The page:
John Wesley Hardin in popular culture
John Wesley Hardin's legacy as an outlaw has made him a colorful character and the subject of various media works from his own time up to the present day. Many people came to know of Hardin through the TV ad for Time-Life Books "Old West" series. During the description of one book in the series, The Gunfighters, the well-known claim is made: "John Wesley Hardin, so mean, he once shot a man just for snoring too loud"
John Wesley Hardin is a favorite theme in popular culture:
In fictional literature
Hardin has also been the subject or supporting character of various works about the Old West, such as:
- The Streets of Laredo by Larry McMurtry features Hardin. He is depicted as a cold and brutal killer.
- James Carlos Blake wrote The Pistoleer, a novelized version of Hardin published in 1995.
- L. B. McGinnis wrote Reflections in Dark Glass, a historical fiction novel that was published in 1996 and reflected on the life of John Wesley Hardin.
- Four Sixes To Beat: The Tale of a Killer by Bruce N. Croft is a novel first published in 2004, a fictional tour of Hardin's life in the West.
- Forty Times A Killer by William W Johnstone is a fictional protral of Hardins life
Hardin has been portrayed on film by:
- John Dehner in the 1951 film The Texas Rangers
- Rock Hudson in the 1953 film, The Lawless Breed
- Jack Elam in the 1970 film, Dirty Dingus Magee
- Max Perlich in the 1994 film, Maverick
- John Wayne's character in the The Shootist is loosely based on Hardin.
- Actor Richard Webb played Hardin in a 1954 episode of Jim Davis' syndicated western television series, Stories of the Century. The segment shows Hardin shooting two Indians in the back; gunning down a sheriff in a saloon in Abilene, Kansas; and finally being outgunned himself by an El Paso officer attempting to arrest him.
- Phillip Pine played Hardin in 1955 in the ninth episode "John Wesley Hardin" of the ABC/Desilu western television series, The Life and Legend of Wyatt Earp, starring Hugh O"Brian in the title role as frontier marshal Wyatt Earp. In the story line, Hardin arrives in Wichita, Kansas, to avenge Earp for having run out of a town a friend of Hardin's. The Hardin character also unveils tricks he has learned with his revolvers. Barbara Bestar plays Jane Hardin in the episode.
- A 1959 episode of Maverick, "Duel at Sundown," has the character of Bart Maverick posing as John Wesley Hardin in order to stage a fake gunfight against his brother, Bret, so that he can avoid a real gunfight with a local tough, played by Clint Eastwood. As Bret and Bart ride out of town, they meet a stranger who wants directions to find this "fake" John Wesley Hardin. The stranger is none other than the "real" John Wesley Hardin.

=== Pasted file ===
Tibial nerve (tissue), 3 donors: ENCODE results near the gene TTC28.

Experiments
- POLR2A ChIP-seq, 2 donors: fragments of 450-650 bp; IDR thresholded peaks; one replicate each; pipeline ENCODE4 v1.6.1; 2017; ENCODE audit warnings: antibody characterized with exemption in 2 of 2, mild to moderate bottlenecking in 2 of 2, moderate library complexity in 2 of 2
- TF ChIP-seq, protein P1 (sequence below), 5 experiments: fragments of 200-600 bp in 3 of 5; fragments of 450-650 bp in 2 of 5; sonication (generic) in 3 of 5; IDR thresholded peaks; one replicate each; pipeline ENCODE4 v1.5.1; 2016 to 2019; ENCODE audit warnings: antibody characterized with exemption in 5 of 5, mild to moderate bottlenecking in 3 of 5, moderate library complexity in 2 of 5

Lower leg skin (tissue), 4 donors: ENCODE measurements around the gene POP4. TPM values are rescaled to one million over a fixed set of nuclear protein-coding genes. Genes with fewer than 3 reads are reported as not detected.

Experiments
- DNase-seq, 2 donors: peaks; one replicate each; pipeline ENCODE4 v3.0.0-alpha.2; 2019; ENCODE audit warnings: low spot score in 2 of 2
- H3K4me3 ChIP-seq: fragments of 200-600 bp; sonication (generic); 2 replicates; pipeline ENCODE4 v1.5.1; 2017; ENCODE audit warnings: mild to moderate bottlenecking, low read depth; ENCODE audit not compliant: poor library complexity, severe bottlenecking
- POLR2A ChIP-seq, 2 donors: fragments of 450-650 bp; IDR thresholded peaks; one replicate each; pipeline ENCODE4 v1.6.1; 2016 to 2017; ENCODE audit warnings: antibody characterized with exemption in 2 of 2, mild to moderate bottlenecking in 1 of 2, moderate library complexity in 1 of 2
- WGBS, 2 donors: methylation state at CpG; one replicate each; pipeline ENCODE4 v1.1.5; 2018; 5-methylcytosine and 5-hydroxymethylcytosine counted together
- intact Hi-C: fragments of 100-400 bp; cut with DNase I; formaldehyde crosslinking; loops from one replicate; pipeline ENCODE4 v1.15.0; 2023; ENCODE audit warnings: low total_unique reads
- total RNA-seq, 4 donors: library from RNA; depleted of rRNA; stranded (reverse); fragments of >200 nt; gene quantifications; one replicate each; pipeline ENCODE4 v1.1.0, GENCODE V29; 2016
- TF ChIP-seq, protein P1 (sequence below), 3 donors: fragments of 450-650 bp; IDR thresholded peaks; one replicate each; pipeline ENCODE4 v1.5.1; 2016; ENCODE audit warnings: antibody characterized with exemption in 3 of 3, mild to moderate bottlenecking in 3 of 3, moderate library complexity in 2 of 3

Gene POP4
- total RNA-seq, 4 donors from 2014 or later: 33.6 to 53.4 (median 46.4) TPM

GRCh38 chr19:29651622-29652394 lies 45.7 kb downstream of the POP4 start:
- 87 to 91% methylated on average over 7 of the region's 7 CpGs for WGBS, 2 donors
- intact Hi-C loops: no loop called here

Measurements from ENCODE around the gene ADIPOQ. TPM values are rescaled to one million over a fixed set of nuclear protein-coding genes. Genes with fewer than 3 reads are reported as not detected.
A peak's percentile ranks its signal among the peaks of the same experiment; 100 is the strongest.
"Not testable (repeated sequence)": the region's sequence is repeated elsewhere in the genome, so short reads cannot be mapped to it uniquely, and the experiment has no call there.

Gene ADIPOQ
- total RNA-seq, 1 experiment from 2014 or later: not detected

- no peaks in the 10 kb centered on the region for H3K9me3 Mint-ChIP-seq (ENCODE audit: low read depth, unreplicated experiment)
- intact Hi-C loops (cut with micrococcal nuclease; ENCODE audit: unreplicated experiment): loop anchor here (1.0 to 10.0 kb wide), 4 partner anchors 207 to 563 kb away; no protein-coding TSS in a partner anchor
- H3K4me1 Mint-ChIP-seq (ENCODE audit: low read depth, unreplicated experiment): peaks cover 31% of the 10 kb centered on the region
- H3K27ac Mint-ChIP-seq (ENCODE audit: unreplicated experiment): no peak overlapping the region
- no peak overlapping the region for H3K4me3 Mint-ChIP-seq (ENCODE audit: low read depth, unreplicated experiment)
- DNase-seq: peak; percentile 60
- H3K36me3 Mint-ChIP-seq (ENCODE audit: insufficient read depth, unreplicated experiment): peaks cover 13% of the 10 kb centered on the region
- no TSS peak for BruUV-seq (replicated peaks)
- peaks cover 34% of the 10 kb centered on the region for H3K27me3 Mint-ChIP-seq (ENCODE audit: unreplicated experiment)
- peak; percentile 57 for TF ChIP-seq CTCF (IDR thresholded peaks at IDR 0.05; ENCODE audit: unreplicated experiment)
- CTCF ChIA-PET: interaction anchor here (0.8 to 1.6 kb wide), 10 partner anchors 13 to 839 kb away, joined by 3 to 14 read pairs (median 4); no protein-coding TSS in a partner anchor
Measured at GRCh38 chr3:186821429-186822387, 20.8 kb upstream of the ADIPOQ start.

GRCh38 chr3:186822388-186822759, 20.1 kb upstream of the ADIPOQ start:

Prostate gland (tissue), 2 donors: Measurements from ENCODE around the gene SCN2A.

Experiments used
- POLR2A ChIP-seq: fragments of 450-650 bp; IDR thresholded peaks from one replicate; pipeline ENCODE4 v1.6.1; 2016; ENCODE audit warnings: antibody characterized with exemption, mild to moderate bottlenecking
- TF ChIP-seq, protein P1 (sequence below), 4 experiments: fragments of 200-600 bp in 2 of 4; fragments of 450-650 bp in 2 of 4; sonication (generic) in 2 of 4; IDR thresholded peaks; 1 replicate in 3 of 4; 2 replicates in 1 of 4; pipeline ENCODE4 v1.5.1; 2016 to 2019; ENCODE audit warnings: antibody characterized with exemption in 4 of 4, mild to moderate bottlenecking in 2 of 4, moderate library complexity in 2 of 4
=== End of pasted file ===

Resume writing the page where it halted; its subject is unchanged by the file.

- In an episode called "Turning Point'" of the Bronco series, Scott Marlowe played John Wesley Hardin. Bronco befriends Hardin after stumbling upon him after Hardin has been bitten by a rattlesnake, saves his life, and then agrees to be partners in a land acquisition deal.
- Randy Quaid played Hardin in the 1995 TV mini-series, Streets of Laredo.
- In a 1998 episode of Antiques Roadshow, a previously unknown and rare photograph of John Wesley Hardin was appraised at $30,000 - $50,000.
- In the (2011) episode of the History channel show Pawn Stars, one of Hardin's business cards was featured.
- In episode four, season three of Family Guy ("One If by Clam, Two If by Sea"), Peter and Quagmire quote from decades-old advertisements for a Time-Life book series about the American West, which mentioned Hardin as a "man who was so mean, he once shot a man just for snoring."
Country music singer, Johnny Cash, wrote and recorded a song about Hardin entitled "Hardin Wouldn't Run," released on his 1965 album Johnny Cash Sings the Ballads of the True West. It relates some of the true events of Hardin's life, including his death at the Acme Saloon. Prior to this, Cash portrayed Hardin in the spoken-word introduction to "Slow Rider", a track on his 1960 theme album Ride This Train.
Folk rocker, Bob Dylan, named his 1967 album John Wesley Harding after the outlaw, although the name was spelled differently. The title track depicts Hardin as "a friend to the poor" who "was never known to hurt an honest man."
- Trachtman, Paul (1974). Old West: The Gunfighters. New York: Time Life. p. 238. ISBN 978-0-8094-1481-9.; During the description of one book in the series, The Gunfighters, the well-known claim is made.
- McMurtry, Larry. Streets of Laredo. ISBN 0671537466.
- Pistoleer excerpts
- McGinnis, Bruce. "Reflections in Dark Glass: The Life and Times of John Wesley Hardin" (1st edition). University of North Texas Press (Hardcover).
- Google Books
- Miles Hood Swarthout Article
- "Stories of the Century". In the story, Hardin was wanted on a new murder warrant, his 41st or 45th killing. Classic TV Archive. Retrieved July 3, 2009.
- ""John Wesley Hardin", November 1, 1955". Internet Movie Data Base. Retrieved March 6, 2014.
- IMdB Bronco
- IMdB Hardin Character
- Antique Roadshow at PBS
- Pawn Stars Ep. 127
- Discogs.com listing for JWH
- Wesley Stave article
- Chicago Tribune interview with M M Murphey